Earlier this year I was in New Zealand for a conference, and wanting to fly a new airline back to Sydney I decided to fly in Emirates Business Class on their 777-300ER service from Christchurch to Sydney.
Despite redeeming heaps of Qantas Points on a number of Qantas’ partners over the years, this was actually my first Emirates experience.
I was keen to see what impression I’d get – knowing their 777-300ER service is not as ‘premium’ as their A380s, with a lack of lie-flat beds, a more cramped cabin, and generally not as appealing.
Research & Booking
I paid around $600 New Zealand Dollars for the one way flight in Business Class. This was booked through Qantas.com as a QF coded codeshare flight to accrue maximum Qantas Points and Status Credits.
First Class was also on sale for around $950 but I couldn’t quite justify stretching to pay for that. I would have used points though if there had been availability…
Otherwise, this flight could normally be be had for 36,000 Qantas Points + taxes, which is a decent way to spend your Qantas Points for a few hours of flat bed action and good food on your way across the Tasman.
Checking in and Lounge access at Christchurch Airport
As my conference was in Wellington, I flew to Christchurch to connect using a short Jetstar domestic NZ service, which arrived around four hours before the Emirates departure.
As a result, check in wasn’t open yet, so I had a wait landside before I could grab my Emirates boarding pass, and then headed off to the shared “Manaia Lounge” that Emirates use in Christchurch Airport.
It’s certainly nothing special, but I didn’t expect much more given Christchurch is one of Emirates furthest from ports from Dubai, so it did the job with usable wifi for a few hours before departure.
The Flight – EK419 Christchurch to Sydney in Emirates Business Class
After a few hours in the lounge, I was greeted by one of many Emirates 777-300ERs. This aircraft had flown over from Sydney, and was on it’s turn back to Dubai via Sydney and Bangkok. The scale of Emirates’ operations always impresses me.
Emirates cabins are known for their theme of polished woods, golds and a lot of brown and beige too match. Understated they aren’t, and this theme runs across all the trim – even on the window surrounds.
I had chosen my seat in the first row of the Business Class cabin in the hope that would have a little more legroom, and that I’d minimise any wait for food and drink service as well.
Emirates Business Class seat’s on their 777 fleet are now ageing in their design, with a 2-3-2 layout and only an angled flat sleeping surface. Fine for a few hours across to Sydney, but for long-haul these are now increasingly uncompetitive vs their competition.
I found them very similar in comfort to the same cabin on Singapore Airlines 777 service which I reviewed a couple of months ago.
The bulkhead seat has a large solid divider between the footwell of the two seats, which I didn’t notice on other seats in the cabin. This added a little privacy.
By comparison, the three seats in the middle of the cabin seemed a lot more open and cramped than the pairs close to the window.
The seats featured Emirates’ trademark large handheld IFE controller, along with a fold out tray that was handy for drinks and snacks, both very useful.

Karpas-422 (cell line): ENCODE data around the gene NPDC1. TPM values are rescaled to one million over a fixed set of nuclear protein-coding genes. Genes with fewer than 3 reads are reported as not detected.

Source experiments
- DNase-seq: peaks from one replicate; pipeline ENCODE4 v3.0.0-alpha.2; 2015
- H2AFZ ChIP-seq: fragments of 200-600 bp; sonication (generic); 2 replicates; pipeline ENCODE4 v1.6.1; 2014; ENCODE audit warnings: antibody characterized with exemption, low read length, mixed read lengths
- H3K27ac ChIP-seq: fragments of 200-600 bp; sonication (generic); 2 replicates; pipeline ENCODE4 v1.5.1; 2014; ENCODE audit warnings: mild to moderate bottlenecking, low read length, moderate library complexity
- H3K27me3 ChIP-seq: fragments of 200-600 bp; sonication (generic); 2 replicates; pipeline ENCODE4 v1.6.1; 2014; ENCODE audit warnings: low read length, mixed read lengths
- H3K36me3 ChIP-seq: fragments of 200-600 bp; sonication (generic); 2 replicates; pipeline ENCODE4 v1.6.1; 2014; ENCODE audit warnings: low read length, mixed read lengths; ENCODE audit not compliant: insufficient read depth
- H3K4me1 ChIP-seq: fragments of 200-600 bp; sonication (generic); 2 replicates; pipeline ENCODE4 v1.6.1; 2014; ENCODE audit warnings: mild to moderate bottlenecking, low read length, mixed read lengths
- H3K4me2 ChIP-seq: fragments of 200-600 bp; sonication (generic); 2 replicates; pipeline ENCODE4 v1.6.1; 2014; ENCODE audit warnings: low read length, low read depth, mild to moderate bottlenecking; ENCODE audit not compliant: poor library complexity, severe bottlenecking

Emirates’ entertainment selection was, as you’d expect, pretty vast, with such a selections that’s complete overkill for a hop across from New Zealand to Australia, but as you’d hope for a long-haul flight to Dubai.
I got stuck into a Gin & Tonic, some mixed nuts, and enjoyed the views of the Southern Alps as we made our way West toward Sydney.
Overall, the space around the seat was adequate, and for comfort, for a day flight it was just fine. The one thing that annoys me most as a long-legged traveller is the addition of the foot rests at the base of the angled flat seats out there.
I imagine this makes sense for those not as tall as me, but they just get in my way.
It’s an older generation Business Class, of course, compared to the likes of the new reverse herringbone options on the market like those from Virgin Australia, Cathay Pacific or American Airlines, or the new (or newer) staggered layouts of Qantas, Singapore Airlines and co.
If you have more modern options instead of taking an Emirates 777 for your Business Class trip then I would definitely look elsewhere. But if this is all you have, due to points availability, route restrictions or preferences, then it would do the job.
Food & Drink
With a late afternoon departure, dinner and a snack was on offer.
I opted for a roast chicken breast with rice and beans, with a king prawn starter.
There were Godiva chocolates to follow, along with a choice of snacks later in the flight, where I chose some fruit.
Summing up – Emirates Business Class – EK419 Christchurch to Sydney
The seat is the reason for my low rating of this flight. The elements of the experience that were more changeable – the service, the food and the entertainment – were all excellent. No complaints at all.
But the cabin felt like it was ageing, and there are better options out there for long-haul travel. Angled-flat just doesn’t cut it anymore. As a result my 2/5 rating is more reflective of Emirates 777-300ER in general, than on this specific route.
Across to Christchurch though, I would imagine that you can’t get a better flight than this if the departure (morning from Sydney, late afternoon from Christchurch) and arrival times of this once daily flight make sense for your trip.